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We’re Here to Help! Access to Justice Innovation in Saskatchewan

July 4, 2017

By Alan Kilpatrick

This talk was presented at the 2017 Canadian Association of Law Libraries Conference by Alan Kilpatrick, Reference Librarian, BA, MLIS.  Please find the transcript of the presentation and the PowerPoint slides here. 

We all know access to justice is inadequate and legal services are becoming increasingly inaccessible. The justice system, overwhelmed by the increase of self-represented litigants (SRLs), is not meeting the needs of all Canadians.

At the 2015 Canadian Association of Law Libraries conference, Melanie Hodges Neufeld and Natalie Wing presented, “Law Libraries Accept the SRL Challenge.” During that session, they considered the services that law libraries can provide to help SRLs and the role that law libraries can play in improving access to justice through collaboration.  Encouraged by feedback, we became convinced that law libraries have a role to play in promoting access to justice and increasing access to legal information.

In the two years since, the Law Society of Saskatchewan has made improving access to legal services a priority in its strategic plan and mission statement. The Law Society Library has participated in a multitude of access to justice partnerships with justice, community, and library stakeholders.  I am here to talk about these initiatives and update you on what we have learned about promoting access to justice in a law library setting.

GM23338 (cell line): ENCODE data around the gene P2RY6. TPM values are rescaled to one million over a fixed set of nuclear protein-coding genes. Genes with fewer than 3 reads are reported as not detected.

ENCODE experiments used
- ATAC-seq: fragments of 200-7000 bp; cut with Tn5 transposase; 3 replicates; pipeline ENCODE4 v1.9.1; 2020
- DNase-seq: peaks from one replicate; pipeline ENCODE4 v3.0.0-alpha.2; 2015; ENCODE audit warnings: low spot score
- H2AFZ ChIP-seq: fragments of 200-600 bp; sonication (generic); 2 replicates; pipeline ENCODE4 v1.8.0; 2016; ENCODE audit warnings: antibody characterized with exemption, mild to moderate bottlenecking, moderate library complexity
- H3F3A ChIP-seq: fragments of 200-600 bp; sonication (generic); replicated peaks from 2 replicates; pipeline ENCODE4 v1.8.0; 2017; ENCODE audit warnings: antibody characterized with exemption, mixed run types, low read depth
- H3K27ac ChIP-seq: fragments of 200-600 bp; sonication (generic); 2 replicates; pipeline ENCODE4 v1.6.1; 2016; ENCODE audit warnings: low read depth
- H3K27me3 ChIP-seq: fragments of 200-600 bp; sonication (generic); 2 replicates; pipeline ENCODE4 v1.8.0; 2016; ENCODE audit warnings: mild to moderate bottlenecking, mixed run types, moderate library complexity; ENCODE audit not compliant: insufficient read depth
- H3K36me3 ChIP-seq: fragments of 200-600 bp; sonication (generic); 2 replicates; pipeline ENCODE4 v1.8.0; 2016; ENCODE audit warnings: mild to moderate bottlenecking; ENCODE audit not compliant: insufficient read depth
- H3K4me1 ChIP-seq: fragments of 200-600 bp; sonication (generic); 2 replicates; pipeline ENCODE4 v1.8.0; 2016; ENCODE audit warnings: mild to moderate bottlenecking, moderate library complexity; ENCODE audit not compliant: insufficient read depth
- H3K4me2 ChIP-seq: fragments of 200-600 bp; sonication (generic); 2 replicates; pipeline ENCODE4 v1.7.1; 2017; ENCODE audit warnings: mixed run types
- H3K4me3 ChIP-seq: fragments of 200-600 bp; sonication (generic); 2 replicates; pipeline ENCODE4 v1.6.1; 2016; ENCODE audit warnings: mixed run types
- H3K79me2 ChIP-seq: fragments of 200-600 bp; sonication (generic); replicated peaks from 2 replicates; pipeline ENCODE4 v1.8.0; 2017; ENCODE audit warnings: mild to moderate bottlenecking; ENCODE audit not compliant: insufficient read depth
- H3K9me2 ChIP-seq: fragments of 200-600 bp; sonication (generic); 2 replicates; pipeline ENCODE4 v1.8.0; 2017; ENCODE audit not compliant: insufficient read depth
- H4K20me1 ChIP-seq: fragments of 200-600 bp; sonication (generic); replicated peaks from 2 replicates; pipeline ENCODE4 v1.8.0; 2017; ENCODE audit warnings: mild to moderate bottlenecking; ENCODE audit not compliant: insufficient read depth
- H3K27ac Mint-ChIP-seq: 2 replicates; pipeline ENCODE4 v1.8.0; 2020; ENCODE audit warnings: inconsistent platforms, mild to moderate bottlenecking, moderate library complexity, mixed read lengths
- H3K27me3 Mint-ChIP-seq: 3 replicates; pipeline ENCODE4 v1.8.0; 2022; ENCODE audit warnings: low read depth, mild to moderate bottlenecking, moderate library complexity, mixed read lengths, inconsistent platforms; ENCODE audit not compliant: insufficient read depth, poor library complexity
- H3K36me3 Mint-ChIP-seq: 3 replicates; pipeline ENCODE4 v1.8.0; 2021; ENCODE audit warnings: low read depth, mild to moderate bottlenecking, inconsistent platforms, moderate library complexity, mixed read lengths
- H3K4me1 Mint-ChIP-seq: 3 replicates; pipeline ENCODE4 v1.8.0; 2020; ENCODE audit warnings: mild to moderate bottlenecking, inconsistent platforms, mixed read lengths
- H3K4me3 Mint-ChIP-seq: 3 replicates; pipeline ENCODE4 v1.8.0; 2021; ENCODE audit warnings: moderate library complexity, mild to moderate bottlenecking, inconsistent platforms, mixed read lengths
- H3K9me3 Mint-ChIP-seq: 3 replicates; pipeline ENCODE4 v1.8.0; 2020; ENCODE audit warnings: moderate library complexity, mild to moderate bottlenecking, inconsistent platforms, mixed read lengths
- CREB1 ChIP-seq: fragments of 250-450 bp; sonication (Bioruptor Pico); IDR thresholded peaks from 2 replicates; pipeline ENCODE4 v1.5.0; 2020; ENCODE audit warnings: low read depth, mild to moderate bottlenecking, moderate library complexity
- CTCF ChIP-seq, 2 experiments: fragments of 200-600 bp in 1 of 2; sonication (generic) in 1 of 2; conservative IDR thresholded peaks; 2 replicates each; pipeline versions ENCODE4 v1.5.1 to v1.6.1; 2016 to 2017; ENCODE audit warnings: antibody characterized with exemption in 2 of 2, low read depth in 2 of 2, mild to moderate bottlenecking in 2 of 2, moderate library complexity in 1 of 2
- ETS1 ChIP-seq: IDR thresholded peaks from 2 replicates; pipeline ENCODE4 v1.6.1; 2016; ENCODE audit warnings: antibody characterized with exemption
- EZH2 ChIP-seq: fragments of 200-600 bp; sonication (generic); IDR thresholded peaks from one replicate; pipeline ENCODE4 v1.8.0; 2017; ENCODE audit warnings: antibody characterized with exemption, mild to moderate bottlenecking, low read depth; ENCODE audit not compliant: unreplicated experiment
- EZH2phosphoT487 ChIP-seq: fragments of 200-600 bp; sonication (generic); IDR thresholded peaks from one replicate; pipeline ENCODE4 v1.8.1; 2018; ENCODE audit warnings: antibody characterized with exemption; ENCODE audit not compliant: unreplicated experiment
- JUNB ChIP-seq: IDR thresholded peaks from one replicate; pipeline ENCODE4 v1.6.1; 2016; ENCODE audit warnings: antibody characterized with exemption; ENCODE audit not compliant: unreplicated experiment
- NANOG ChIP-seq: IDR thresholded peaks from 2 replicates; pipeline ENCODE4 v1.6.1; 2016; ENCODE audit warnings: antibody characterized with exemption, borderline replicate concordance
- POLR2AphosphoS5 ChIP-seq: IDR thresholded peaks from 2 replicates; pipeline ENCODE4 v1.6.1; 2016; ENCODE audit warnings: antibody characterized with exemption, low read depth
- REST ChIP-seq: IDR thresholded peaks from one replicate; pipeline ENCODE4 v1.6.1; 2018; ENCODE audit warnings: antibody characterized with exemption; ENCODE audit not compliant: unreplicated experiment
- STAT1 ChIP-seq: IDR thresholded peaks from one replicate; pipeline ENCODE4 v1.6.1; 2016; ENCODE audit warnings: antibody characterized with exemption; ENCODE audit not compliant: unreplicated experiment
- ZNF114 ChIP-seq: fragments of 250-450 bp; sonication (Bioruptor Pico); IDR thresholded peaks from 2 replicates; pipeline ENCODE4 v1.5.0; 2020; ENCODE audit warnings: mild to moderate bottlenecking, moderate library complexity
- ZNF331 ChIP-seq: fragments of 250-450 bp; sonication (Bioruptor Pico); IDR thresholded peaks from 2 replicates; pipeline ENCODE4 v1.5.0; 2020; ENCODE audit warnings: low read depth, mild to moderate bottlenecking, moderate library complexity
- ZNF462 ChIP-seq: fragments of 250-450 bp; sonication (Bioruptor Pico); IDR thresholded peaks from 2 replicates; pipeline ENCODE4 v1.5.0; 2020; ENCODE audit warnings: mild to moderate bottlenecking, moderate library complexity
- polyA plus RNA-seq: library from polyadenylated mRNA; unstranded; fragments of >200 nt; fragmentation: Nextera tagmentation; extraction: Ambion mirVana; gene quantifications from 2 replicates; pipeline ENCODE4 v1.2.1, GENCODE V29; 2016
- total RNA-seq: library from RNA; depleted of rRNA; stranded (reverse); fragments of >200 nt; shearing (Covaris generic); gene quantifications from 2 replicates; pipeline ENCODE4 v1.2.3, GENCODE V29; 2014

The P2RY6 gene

Serving the Public

Our basis for assisting SRLs is the fact that our library is open to the public and that we encourage the public to take advantage of the library’s resources. Our staff is ready to provide basic assistance in person, over the phone, or via email.  We will teach the public about conducting legal research and, when necessary, make referrals to the appropriate organizations that provide legal advice.  However, we are always cautious of the distinction between legal advice and legal information and cognisant of the challenges inherent in serving SRLs.


Our first access to justice initiative involved working alongside CanLII to expand online access to Saskatchewan case law. CanLII provides a tremendous benefit to the public by making the law freely accessible to Canadians.  Unfortunately, coverage of historical cases on CanLII varies by province.  We determined that coverage of historical Saskatchewan case law was lacking.  With support from the Law Foundation of Saskatchewan, an organization with a mandate to support justice initiatives we began a digitization project to increase this coverage.  In all, our staff digitized about 16000 cases.  CanLII now features a virtually complete record of Saskatchewan cases back to 1907.

Pro Bono Librarians